Marketing Week (MW): How does Claims Direct’s brand awareness compare with potential high street competitors?
Andy Hoe (AH): Our unprompted brand awareness is at a level of about 8%, but that level is significantly higher for the Co-op, Virgin or Tesco. Whether or not people would immediately associate those brands with legal services is going to depend on the promotion they do.
Something in the region of £65m to £70m a year is spent on promoting personal injury services across TV, online and directory media. It is already a very busy space, so the question is whether a recognisable brand can cut through that. The challenge within personal injury is because people come to lawyers to solve issues for them, they need the confidence that the person or brand they choose is going to be able to deliver the service that they are looking for.
MW: What are the marketing challenges now for brands solely offering legal services?
AH: About 15.5 million people have used the services of a lawyer in the past seven years, but only 7 million have used the services of a lawyer twice in the past 10 years. We are not required by everybody every day of the week. We do not even have an annual renewal date, as the insurance industry does, which enables us to remind people that we exist.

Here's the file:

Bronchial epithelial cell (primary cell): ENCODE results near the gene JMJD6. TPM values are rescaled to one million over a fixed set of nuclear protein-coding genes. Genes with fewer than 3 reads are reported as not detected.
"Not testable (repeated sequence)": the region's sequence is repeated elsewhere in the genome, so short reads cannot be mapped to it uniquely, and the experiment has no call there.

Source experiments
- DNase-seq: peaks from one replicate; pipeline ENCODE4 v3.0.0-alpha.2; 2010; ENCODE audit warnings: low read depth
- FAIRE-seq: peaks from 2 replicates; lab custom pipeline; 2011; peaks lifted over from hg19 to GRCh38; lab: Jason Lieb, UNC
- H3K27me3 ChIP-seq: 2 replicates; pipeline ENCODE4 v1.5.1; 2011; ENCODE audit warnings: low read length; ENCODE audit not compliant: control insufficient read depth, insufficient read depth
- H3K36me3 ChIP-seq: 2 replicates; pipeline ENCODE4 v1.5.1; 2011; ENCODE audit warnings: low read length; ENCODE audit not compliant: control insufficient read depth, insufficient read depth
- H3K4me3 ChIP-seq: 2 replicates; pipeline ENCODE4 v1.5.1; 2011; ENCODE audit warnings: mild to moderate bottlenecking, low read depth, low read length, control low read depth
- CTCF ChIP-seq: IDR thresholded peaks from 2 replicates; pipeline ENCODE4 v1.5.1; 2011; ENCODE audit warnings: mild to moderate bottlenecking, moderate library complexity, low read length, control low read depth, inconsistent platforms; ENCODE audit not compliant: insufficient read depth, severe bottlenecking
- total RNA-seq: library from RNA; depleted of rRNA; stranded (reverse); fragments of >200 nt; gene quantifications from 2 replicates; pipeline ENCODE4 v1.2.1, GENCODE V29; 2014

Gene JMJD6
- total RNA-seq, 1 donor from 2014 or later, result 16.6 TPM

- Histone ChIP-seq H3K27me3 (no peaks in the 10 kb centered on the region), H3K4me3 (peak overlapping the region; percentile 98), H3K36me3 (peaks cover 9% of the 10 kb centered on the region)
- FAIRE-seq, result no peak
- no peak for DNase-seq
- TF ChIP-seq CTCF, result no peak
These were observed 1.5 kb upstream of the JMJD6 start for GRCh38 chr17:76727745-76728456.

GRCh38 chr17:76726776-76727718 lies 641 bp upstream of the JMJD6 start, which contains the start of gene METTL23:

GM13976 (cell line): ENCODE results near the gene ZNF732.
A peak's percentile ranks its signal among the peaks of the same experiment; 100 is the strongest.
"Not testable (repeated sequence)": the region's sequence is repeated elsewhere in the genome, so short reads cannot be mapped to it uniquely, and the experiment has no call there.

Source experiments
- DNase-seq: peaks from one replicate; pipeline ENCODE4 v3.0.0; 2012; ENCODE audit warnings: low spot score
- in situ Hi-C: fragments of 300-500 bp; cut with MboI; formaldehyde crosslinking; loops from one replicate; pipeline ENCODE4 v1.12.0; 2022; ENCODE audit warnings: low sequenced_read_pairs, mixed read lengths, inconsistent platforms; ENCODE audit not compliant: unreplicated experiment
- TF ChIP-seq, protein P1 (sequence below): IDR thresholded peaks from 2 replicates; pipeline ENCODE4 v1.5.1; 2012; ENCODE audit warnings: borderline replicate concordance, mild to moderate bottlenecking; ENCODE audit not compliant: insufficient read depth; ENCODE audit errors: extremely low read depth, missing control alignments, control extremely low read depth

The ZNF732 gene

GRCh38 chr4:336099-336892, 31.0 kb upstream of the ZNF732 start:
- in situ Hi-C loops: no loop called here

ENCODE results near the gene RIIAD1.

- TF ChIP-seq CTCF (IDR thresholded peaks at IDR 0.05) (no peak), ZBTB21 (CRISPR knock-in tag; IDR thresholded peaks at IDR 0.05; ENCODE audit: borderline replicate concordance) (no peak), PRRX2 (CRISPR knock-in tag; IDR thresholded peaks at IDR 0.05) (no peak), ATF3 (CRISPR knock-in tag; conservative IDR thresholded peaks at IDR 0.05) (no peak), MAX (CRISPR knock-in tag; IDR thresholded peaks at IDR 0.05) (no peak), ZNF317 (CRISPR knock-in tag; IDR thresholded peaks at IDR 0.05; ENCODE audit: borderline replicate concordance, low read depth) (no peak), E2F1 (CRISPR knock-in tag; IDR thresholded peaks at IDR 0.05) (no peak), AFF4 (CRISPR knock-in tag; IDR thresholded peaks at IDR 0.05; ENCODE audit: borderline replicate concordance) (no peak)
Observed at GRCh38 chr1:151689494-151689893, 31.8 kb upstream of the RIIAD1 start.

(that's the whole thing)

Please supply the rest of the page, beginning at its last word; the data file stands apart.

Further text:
The advantage that household brands will have over the legal profession is that they are recognised, whereas most lawyers are not. From Russell Jones & Walker’s perspective, that is where Claims Direct comes into play. We make no secret of the fact that we would like to become the biggest consumer law brand in the UK over the next three to five years. Part of that will be as Claims Direct and part of that will be as Russell Jones & Walker.
MW: How do you think consumer brands will seek to operate their legal services offerings, and how will you compete?
AH: The Co-op already has a burgeoning legal practice. There will be others that will consider the practice of white labelling. It is often the simplest, most straightforward way of getting into a new sector without the financial commitment.
The professional services sector is not as sophisticated as the retail sector and the legal profession needs to learn what retailers do best – customer satisfaction and customer service. The legal profession is not particularly good at making itself accessible enough to the general public and that is the aim of the Legal Services Act. That is what law firms like ours have got to get right.